There has already been a ton of interest for tickets and with the hometown favourite likely in the thick of things, the 2017 Canadian championship should be one for the history books.
The Dominance of Kevin Koe
The Calgary foursome of skip Koe, third Marc Kennedy, second Brett Laing and lead Ben Hebert really found their stride in their second season together last year.
Team Koe won the Canada Cup, Brier (in one of the most talented fields in its history) and world championship, along with a couple victories on the World Curling Tour — good enough for the number one spot on the CTRS. They also became the first rink to qualify for the 2017 Canadian Olympic Trials.
They’ll be in St. John’s representing Team Canada in March as they attempt to defend their national title.
Considering their experience and proven success together, Team Koe look as though they have what it takes to become one of curling’s greatest teams. When it’s all said and done, Koe’s crew could be spoken in the same breath as the rinks led by Randy Ferby, Kevin Martin and Glenn Howard of year’s past.
Battle of Manitoba
Manitoba has always been one of the most competitive provinces – both on the men’s and women’s sides. This year should be no different.
Winnipeg’s Mike McEwen and Reid Carruthers are regular contenders in every event they play in and will battle it out this year once again. McEwen, 36, won out at provincials to qualify for his first Brier last year, but Carruthers beat him out on the WCT money list, winning two events including the season-ending Champions Cup on the Grand Slam circuit.
Carruthers’ rink is coming back for their third campaign together, while McEwen’s squad is entering their 11th straight, the longest streak in curling today.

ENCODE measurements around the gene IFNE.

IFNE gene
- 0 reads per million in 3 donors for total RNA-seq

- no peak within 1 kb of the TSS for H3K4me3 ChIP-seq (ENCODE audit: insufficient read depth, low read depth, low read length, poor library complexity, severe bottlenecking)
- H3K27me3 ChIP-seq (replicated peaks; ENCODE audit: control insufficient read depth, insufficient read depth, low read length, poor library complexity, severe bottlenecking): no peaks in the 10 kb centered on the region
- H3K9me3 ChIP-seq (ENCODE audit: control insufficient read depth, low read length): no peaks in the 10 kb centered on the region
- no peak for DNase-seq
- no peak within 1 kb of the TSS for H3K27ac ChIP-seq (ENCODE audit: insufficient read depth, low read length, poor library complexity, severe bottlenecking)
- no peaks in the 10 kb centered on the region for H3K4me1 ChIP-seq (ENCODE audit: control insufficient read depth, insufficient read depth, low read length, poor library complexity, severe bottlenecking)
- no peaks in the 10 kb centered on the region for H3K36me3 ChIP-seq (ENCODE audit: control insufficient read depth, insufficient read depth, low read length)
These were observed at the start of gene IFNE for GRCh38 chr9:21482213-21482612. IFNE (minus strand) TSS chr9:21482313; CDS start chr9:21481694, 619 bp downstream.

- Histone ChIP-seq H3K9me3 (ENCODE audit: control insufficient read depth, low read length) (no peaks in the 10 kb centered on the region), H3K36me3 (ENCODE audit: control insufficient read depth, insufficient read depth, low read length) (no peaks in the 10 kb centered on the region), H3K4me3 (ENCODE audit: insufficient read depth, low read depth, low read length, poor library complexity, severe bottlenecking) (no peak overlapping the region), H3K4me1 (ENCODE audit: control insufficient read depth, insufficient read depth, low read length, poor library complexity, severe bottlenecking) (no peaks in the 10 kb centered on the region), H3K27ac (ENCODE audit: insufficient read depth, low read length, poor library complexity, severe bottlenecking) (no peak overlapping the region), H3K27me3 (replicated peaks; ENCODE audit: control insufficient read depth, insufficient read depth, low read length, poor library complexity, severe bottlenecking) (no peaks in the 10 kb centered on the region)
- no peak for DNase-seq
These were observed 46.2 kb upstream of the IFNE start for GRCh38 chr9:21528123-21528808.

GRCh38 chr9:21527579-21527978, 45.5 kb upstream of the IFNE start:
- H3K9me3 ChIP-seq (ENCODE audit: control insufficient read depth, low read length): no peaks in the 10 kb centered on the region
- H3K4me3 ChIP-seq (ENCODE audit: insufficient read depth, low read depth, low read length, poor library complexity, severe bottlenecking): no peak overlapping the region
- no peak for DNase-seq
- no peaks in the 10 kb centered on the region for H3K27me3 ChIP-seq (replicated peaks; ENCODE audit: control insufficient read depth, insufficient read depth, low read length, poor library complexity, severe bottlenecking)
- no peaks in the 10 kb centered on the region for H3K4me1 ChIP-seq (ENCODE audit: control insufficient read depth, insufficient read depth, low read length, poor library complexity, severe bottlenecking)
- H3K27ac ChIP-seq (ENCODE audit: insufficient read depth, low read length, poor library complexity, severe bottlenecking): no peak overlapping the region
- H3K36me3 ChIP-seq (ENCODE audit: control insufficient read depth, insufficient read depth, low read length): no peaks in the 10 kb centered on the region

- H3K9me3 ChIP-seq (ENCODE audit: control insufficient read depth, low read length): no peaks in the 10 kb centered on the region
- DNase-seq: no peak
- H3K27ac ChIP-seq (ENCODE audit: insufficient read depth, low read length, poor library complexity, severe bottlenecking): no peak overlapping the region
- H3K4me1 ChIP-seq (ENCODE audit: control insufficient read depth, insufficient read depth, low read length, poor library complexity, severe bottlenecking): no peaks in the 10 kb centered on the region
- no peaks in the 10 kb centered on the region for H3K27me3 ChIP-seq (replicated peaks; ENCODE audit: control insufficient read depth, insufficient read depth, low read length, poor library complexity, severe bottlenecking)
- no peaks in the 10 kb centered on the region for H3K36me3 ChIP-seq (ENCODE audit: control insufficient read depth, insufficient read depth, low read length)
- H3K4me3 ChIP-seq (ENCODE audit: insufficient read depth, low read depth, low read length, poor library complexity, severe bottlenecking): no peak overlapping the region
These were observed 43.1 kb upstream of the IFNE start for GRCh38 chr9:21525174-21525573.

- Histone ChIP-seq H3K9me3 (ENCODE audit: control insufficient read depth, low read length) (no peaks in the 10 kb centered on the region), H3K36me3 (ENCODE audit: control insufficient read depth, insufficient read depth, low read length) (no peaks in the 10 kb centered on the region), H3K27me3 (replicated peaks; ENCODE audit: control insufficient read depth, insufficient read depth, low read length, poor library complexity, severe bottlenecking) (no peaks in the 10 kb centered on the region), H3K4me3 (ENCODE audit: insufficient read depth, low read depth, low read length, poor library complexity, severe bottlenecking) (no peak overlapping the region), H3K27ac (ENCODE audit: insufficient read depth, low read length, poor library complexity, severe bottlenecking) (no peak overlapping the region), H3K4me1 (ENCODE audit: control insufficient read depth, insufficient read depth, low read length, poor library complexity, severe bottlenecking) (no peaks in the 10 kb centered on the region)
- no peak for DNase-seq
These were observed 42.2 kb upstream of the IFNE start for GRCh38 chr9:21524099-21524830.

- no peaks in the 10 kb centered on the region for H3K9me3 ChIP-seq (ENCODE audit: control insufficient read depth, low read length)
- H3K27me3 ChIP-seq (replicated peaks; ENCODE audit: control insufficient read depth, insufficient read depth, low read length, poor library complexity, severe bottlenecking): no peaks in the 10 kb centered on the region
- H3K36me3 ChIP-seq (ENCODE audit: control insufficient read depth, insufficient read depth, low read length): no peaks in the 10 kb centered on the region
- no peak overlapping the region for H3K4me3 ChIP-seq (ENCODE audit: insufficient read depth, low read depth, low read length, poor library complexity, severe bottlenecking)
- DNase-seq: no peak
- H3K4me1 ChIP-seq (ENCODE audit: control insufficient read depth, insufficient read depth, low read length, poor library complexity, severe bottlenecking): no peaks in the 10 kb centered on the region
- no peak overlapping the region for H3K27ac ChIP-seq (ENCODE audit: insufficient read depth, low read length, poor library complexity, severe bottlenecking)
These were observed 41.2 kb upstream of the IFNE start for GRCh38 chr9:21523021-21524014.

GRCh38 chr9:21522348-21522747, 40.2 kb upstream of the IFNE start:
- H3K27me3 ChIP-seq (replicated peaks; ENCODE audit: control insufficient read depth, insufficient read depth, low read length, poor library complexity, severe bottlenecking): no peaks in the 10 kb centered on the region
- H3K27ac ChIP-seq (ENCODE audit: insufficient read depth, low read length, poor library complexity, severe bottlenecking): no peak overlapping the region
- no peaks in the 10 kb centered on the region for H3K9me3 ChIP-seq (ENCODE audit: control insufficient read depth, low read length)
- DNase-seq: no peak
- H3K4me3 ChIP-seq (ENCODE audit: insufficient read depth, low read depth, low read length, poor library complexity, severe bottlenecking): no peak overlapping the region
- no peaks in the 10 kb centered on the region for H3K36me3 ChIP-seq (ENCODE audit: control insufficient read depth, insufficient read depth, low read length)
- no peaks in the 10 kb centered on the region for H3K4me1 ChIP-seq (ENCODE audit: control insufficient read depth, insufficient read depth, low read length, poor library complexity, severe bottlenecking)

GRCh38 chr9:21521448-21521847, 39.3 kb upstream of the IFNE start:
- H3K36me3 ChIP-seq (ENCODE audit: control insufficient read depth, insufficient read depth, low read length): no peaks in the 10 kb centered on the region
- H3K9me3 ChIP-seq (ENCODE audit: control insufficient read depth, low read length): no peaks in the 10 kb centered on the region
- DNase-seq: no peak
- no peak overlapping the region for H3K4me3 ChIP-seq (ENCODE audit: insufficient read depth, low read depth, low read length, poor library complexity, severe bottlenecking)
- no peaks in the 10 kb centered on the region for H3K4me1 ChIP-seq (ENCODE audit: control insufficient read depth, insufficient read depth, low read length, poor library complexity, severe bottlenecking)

They’ll be the favourites in the Prairie province, but don’t forget young gun Matt Dunstone who’ll be a regular on Tour this season after finishing a very successful junior career. The 21-year-old actually lost to McEwen in the Manitoba final in 2016.
The battle for curling supremacy in Manitoba just got more intense and it should be fun to watch in 2016-17.
For the first time in a long time, curling had a bit of controversy on its hands in 2015-16, and it had to do with sweeping.
New broom materials and innovative sweeping techniques were making the rocks do funky things that hadn’t been seen before. This led to the theory that the thrower’s skill level was being made less important since the sweepers could adjust the speed and path of the rock at such a rapid rate.
Some teams felt it was hurting the integrity of the game while others said they weren’t breaking the rules. Something needed to be done in order to figure out a resolution.
Some of the top curling minds in the world met at a curling club in Kemptville, Ont., in late May for a Sweeping Summit to discuss these issues and find some answers.
Then in September, during the World Curling Federation’s Annual General Assembly in Stockholm, Sweden, a list of new rules were approved and will go in effect this season. All brush heads will now have a uniform fabric (material, weave, coating and colour). See below for a detailed description of the new rules and punishments if they are broken.